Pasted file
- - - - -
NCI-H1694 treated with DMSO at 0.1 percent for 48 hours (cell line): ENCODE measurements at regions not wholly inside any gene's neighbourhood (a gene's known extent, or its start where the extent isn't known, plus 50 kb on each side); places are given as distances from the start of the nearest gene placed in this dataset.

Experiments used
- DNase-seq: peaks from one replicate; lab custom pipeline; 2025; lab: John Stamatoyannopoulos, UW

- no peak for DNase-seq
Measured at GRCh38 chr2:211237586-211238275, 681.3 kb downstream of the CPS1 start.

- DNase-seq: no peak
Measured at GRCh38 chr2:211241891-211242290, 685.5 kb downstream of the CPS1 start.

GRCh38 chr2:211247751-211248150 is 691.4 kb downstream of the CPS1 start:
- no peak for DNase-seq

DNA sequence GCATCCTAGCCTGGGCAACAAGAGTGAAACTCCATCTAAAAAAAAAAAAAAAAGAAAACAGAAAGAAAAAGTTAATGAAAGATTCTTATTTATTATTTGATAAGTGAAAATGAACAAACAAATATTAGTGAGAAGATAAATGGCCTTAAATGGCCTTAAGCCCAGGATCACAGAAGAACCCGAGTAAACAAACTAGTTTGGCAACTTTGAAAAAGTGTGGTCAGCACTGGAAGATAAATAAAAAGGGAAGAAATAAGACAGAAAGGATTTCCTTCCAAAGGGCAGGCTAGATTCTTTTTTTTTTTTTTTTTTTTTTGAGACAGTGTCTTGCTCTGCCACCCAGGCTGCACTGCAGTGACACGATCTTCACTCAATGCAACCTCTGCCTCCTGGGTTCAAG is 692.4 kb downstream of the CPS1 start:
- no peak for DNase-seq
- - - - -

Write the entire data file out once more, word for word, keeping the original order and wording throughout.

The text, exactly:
NCI-H1694 treated with DMSO at 0.1 percent for 48 hours (cell line): ENCODE measurements at regions not wholly inside any gene's neighbourhood (a gene's known extent, or its start where the extent isn't known, plus 50 kb on each side); places are given as distances from the start of the nearest gene placed in this dataset.

Experiments used
- DNase-seq: peaks from one replicate; lab custom pipeline; 2025; lab: John Stamatoyannopoulos, UW

- no peak for DNase-seq
Measured at GRCh38 chr2:211237586-211238275, 681.3 kb downstream of the CPS1 start.

- DNase-seq: no peak
Measured at GRCh38 chr2:211241891-211242290, 685.5 kb downstream of the CPS1 start.

GRCh38 chr2:211247751-211248150 is 691.4 kb downstream of the CPS1 start:
- no peak for DNase-seq

DNA sequence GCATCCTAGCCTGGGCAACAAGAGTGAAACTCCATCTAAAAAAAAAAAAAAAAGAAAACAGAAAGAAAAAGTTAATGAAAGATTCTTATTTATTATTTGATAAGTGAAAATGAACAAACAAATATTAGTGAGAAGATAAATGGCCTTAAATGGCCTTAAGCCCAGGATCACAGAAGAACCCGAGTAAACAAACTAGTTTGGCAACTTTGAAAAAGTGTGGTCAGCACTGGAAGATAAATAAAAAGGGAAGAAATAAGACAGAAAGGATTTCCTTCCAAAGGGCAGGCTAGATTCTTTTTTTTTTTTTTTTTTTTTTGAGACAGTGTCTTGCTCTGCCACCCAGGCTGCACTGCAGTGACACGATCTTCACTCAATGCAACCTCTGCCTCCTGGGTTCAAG is 692.4 kb downstream of the CPS1 start:
- no peak for DNase-seq